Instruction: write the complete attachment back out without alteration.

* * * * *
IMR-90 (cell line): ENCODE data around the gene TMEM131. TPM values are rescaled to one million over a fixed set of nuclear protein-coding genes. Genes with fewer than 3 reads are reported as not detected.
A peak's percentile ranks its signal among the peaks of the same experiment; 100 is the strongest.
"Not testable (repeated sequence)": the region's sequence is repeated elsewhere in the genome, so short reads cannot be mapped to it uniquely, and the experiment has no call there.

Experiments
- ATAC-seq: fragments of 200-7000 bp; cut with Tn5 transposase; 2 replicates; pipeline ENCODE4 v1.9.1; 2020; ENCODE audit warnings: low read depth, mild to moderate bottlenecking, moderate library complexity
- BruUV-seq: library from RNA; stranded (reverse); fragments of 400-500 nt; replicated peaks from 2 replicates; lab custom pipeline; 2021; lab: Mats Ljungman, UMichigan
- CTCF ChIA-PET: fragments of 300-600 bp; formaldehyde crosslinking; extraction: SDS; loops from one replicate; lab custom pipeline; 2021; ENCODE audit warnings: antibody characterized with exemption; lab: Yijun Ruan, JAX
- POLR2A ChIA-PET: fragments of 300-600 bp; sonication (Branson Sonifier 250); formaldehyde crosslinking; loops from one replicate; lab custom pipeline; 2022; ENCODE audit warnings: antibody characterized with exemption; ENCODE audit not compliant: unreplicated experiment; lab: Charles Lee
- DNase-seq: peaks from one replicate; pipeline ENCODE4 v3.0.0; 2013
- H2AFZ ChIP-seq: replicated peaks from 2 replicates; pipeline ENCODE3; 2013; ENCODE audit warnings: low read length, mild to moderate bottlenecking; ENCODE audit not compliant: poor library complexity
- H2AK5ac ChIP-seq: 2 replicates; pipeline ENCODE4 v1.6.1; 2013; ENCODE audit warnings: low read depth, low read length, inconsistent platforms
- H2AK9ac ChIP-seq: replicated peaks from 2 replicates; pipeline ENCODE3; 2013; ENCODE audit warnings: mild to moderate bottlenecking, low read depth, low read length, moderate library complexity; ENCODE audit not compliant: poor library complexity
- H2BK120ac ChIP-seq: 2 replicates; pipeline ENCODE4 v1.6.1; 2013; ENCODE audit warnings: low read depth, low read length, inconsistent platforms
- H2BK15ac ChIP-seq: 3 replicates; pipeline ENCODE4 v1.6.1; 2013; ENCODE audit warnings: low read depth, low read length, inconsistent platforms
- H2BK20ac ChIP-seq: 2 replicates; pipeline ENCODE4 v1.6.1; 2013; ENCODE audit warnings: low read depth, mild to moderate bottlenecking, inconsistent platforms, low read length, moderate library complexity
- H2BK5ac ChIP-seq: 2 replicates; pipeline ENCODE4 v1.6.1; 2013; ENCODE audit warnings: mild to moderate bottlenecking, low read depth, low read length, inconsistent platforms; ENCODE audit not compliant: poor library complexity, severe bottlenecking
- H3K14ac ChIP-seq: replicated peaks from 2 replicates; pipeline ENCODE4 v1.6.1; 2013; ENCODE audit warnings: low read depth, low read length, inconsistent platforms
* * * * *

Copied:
IMR-90 (cell line): ENCODE data around the gene TMEM131. TPM values are rescaled to one million over a fixed set of nuclear protein-coding genes. Genes with fewer than 3 reads are reported as not detected.
A peak's percentile ranks its signal among the peaks of the same experiment; 100 is the strongest.
"Not testable (repeated sequence)": the region's sequence is repeated elsewhere in the genome, so short reads cannot be mapped to it uniquely, and the experiment has no call there.

Experiments
- ATAC-seq: fragments of 200-7000 bp; cut with Tn5 transposase; 2 replicates; pipeline ENCODE4 v1.9.1; 2020; ENCODE audit warnings: low read depth, mild to moderate bottlenecking, moderate library complexity
- BruUV-seq: library from RNA; stranded (reverse); fragments of 400-500 nt; replicated peaks from 2 replicates; lab custom pipeline; 2021; lab: Mats Ljungman, UMichigan
- CTCF ChIA-PET: fragments of 300-600 bp; formaldehyde crosslinking; extraction: SDS; loops from one replicate; lab custom pipeline; 2021; ENCODE audit warnings: antibody characterized with exemption; lab: Yijun Ruan, JAX
- POLR2A ChIA-PET: fragments of 300-600 bp; sonication (Branson Sonifier 250); formaldehyde crosslinking; loops from one replicate; lab custom pipeline; 2022; ENCODE audit warnings: antibody characterized with exemption; ENCODE audit not compliant: unreplicated experiment; lab: Charles Lee
- DNase-seq: peaks from one replicate; pipeline ENCODE4 v3.0.0; 2013
- H2AFZ ChIP-seq: replicated peaks from 2 replicates; pipeline ENCODE3; 2013; ENCODE audit warnings: low read length, mild to moderate bottlenecking; ENCODE audit not compliant: poor library complexity
- H2AK5ac ChIP-seq: 2 replicates; pipeline ENCODE4 v1.6.1; 2013; ENCODE audit warnings: low read depth, low read length, inconsistent platforms
- H2AK9ac ChIP-seq: replicated peaks from 2 replicates; pipeline ENCODE3; 2013; ENCODE audit warnings: mild to moderate bottlenecking, low read depth, low read length, moderate library complexity; ENCODE audit not compliant: poor library complexity
- H2BK120ac ChIP-seq: 2 replicates; pipeline ENCODE4 v1.6.1; 2013; ENCODE audit warnings: low read depth, low read length, inconsistent platforms
- H2BK15ac ChIP-seq: 3 replicates; pipeline ENCODE4 v1.6.1; 2013; ENCODE audit warnings: low read depth, low read length, inconsistent platforms
- H2BK20ac ChIP-seq: 2 replicates; pipeline ENCODE4 v1.6.1; 2013; ENCODE audit warnings: low read depth, mild to moderate bottlenecking, inconsistent platforms, low read length, moderate library complexity
- H2BK5ac ChIP-seq: 2 replicates; pipeline ENCODE4 v1.6.1; 2013; ENCODE audit warnings: mild to moderate bottlenecking, low read depth, low read length, inconsistent platforms; ENCODE audit not compliant: poor library complexity, severe bottlenecking
- H3K14ac ChIP-seq: replicated peaks from 2 replicates; pipeline ENCODE4 v1.6.1; 2013; ENCODE audit warnings: low read depth, low read length, inconsistent platforms